GroupMe: Owned by Microsoft, GroupMe is a mobile group messaging and photo sharing app. It’s free, works on every device, and is geared towards working with multiple groups. For example, people usually have a group chat for family, friends, coworkers, clubs, etc. Here, students can create a group chat and plan when, where, and if to meet. Or simply, discuss how to divide and conquer and then casually check in for any questions, comments, or concerns. Each group member gets to decide who they want to interact in the chat on their own. For more detailed steps on how to use GroupMe, click here. Screen shot 2015-01-12 at 1.43.24 PM

Slack: If you’re looking for a more professional and business feel, users tend to prefer Slack over GroupMe. Slack has a free version and is an app for all devices. What makes this more professional than GroupMe is that it has not only messaging capabilities but also voice, video calling, and file sharing. With that comes a search and archiving features too.  “Channels” are like chat rooms and where projects are discussed. For more info on how to use Slack, click here.

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Google Docs/Slides: Google Docs was created to compete with Microsoft Word and Google Slides was created to compete with Microsoft Powerpoint. What Google has on these programs is that it is all online and can be collaborative and worked on in real time. If you have a gmail account, you automatically have access to these programs as part of your Google Drive. They are free and online and just because you don’t have internet doesn’t mean you can’t stuff done either. You can see people make changes to the documents as they type it in (if you’re logged on at the same time) and also leave comments on the side for to update the team on your thoughts and feedback. Again, like the others, these tools are available across all devices. For more detailed support on Google Slides, click here and for Google Docs, click here.

 

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Google Docs Sample

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Google Slides Sample

For more one on one consultation on a current group project, paper, or presentation, feel free to come into Weingarten for support! How do you use these apps? Leave a comment below if you want!

Staff writer: Victoria Singh Gill

Bigger Pictures: Keep It Classy, Quakers


Wednesday, March 15, 2017

“Laptop multitasking hinders classroom learning for both users and nearby peers”   ~  Sana, Weston & Cepeda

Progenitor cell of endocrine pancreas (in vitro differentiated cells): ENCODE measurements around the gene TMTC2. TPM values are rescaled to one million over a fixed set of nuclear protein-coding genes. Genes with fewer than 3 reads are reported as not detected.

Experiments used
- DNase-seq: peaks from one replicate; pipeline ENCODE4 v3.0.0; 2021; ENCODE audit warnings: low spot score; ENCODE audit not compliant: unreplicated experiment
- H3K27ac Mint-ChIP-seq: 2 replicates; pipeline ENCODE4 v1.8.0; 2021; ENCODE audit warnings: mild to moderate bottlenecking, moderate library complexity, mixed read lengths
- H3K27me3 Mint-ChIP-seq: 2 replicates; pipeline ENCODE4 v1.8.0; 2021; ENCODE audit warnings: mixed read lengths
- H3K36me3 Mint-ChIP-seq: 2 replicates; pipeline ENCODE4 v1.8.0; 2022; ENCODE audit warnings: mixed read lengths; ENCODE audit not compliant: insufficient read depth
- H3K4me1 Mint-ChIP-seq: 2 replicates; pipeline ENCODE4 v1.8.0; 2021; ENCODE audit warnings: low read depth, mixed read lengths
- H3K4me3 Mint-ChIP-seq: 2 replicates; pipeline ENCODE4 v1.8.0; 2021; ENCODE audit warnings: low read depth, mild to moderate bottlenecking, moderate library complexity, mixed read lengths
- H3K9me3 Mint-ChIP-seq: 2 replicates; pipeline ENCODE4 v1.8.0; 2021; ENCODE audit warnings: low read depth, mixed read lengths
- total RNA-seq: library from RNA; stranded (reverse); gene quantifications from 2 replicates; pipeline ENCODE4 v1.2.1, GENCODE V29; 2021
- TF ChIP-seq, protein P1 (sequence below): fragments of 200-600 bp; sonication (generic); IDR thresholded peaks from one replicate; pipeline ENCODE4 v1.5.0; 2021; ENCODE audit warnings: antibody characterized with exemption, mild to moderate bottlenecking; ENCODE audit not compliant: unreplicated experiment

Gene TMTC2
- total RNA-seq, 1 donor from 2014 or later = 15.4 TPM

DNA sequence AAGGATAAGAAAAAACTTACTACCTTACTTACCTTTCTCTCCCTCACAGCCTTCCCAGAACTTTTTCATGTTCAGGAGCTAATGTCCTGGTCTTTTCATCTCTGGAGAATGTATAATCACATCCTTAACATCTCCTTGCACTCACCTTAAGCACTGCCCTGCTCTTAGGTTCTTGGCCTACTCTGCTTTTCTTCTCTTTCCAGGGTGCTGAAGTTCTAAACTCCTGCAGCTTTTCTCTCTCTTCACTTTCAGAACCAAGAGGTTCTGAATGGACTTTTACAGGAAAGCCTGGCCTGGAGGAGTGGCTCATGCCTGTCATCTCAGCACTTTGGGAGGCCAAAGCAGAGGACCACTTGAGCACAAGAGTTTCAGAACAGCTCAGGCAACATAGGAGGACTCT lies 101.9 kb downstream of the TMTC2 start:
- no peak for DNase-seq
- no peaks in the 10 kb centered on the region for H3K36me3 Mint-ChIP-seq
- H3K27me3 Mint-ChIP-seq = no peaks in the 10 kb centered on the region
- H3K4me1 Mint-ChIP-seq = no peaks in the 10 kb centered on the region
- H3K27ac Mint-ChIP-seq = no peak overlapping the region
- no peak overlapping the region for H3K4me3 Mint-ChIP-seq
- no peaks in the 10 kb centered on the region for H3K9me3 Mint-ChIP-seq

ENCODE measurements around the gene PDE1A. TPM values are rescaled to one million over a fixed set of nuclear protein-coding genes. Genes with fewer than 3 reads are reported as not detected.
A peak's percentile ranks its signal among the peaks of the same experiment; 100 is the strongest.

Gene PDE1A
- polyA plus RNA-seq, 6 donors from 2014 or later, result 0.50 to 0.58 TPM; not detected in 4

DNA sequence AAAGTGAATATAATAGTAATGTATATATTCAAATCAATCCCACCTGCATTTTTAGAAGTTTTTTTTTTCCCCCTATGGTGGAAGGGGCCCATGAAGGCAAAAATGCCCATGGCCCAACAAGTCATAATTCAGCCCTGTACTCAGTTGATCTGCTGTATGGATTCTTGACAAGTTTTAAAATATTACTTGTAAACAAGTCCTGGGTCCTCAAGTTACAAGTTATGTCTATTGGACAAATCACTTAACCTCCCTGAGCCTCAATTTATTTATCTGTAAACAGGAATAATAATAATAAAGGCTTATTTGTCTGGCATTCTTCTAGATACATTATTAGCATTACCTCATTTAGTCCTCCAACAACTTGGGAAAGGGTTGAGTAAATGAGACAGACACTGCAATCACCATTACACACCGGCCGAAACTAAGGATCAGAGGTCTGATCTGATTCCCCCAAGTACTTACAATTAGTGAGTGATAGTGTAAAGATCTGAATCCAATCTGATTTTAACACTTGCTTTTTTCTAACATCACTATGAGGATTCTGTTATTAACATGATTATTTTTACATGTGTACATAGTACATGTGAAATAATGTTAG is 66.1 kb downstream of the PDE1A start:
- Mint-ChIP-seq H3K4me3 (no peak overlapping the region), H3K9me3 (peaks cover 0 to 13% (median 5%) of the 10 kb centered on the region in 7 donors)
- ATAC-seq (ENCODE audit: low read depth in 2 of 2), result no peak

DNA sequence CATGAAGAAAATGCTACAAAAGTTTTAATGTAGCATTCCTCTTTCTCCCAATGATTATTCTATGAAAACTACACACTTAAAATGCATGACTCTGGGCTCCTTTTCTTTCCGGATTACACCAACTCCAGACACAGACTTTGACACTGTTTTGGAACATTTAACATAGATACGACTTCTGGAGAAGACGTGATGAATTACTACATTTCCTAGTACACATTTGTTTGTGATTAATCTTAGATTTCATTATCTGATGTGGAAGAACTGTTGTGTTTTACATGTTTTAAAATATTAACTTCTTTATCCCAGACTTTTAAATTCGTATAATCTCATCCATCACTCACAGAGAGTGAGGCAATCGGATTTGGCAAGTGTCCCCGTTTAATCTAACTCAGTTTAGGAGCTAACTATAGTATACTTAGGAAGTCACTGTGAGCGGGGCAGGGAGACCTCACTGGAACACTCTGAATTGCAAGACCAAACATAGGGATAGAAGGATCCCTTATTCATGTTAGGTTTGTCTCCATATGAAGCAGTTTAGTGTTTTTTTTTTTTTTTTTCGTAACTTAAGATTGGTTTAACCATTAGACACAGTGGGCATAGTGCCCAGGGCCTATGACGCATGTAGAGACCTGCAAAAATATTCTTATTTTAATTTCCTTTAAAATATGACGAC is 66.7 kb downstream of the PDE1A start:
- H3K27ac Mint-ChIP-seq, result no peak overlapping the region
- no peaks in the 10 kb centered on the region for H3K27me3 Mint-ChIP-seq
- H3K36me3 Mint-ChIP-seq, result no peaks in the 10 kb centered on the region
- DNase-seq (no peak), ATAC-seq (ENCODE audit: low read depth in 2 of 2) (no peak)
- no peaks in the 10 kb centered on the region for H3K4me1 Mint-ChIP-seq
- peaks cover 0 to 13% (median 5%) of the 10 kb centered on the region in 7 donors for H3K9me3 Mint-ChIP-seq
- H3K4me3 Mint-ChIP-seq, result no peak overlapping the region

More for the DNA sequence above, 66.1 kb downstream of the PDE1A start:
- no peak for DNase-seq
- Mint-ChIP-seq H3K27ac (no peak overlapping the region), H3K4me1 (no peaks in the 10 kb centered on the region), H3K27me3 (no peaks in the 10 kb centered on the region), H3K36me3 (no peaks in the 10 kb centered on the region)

Is it even possible to run a spoiler alert before the title of an academic paper?  Laptop multitasking hinders classroom learning for both users and nearby peers.  Talk about ruining the ending.

In any case, I’m not planning to rehash the paper – I trust you can read that for yourself, and I hope you do.  What I am going to talk about is something far more basic.

So, first, a question:  how many times have you yourself watched another student “multitasking” during class?  I’m not talking about watching someone type lecture notes, I mean watching somebody respond to their email, update their Facebook status, check out 21 Adorable Child Stars Who Grew Up Sooo Ugly?

Okay, now how many times has that been you?

Yeah, I know.  But don’t worry.  It’ll be our secret.  Not that you and I keeping our mouths shut about these multitasking indiscretions matters, because someone else knows, too.  Do you know who that is?

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That’s right, your professor.  More than likely, your TA as well.  Don’t think for one minute that the person tasked with operating the front of the house is somehow clueless about what’s going on out there in the rest of the room.  They see.  They know.  Some of them even keep tabs.

But even that’s not the bigger issue here.  Sure, it is bad if you don’t get the full 10% for class participation.  That piece of the final grade might make the difference between a B+ or an A-, and I always advise students to never leave points on the table.  The bigger issue here is that “multitasking” during class is, quite simply, rude.  Your actions tell your teacher that what’s going on in the front of the room is far less interesting and of far less import than what’s going on in social media.  So don’t do it.  It’s not nice to passively insult these people.